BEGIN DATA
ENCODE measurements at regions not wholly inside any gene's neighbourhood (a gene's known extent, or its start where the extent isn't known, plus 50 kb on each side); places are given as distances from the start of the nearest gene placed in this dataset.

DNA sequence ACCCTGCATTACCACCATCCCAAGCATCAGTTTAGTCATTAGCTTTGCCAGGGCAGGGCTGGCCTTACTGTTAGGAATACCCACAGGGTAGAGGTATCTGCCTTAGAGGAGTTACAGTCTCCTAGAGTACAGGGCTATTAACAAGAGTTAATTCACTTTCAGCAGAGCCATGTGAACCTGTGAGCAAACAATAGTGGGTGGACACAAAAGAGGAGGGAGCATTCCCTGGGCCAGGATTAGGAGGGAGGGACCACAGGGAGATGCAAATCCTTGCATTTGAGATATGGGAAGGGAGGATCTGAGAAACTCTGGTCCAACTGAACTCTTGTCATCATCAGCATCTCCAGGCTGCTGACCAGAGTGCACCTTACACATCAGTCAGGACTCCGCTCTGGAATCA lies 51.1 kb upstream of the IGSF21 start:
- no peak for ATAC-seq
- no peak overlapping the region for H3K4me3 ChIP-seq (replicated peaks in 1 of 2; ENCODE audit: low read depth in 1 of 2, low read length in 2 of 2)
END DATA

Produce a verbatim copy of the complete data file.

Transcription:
ENCODE measurements at regions not wholly inside any gene's neighbourhood (a gene's known extent, or its start where the extent isn't known, plus 50 kb on each side); places are given as distances from the start of the nearest gene placed in this dataset.

DNA sequence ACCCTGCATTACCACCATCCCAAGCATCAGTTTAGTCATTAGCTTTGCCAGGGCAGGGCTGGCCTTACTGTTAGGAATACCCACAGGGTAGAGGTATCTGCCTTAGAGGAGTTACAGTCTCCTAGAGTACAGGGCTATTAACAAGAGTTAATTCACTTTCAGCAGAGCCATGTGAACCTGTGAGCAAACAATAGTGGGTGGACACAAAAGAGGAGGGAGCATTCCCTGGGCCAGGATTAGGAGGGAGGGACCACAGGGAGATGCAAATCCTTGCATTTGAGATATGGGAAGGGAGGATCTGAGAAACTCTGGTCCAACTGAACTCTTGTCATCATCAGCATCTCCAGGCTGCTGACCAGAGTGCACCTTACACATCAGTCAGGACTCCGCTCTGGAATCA lies 51.1 kb upstream of the IGSF21 start:
- no peak for ATAC-seq
- no peak overlapping the region for H3K4me3 ChIP-seq (replicated peaks in 1 of 2; ENCODE audit: low read depth in 1 of 2, low read length in 2 of 2)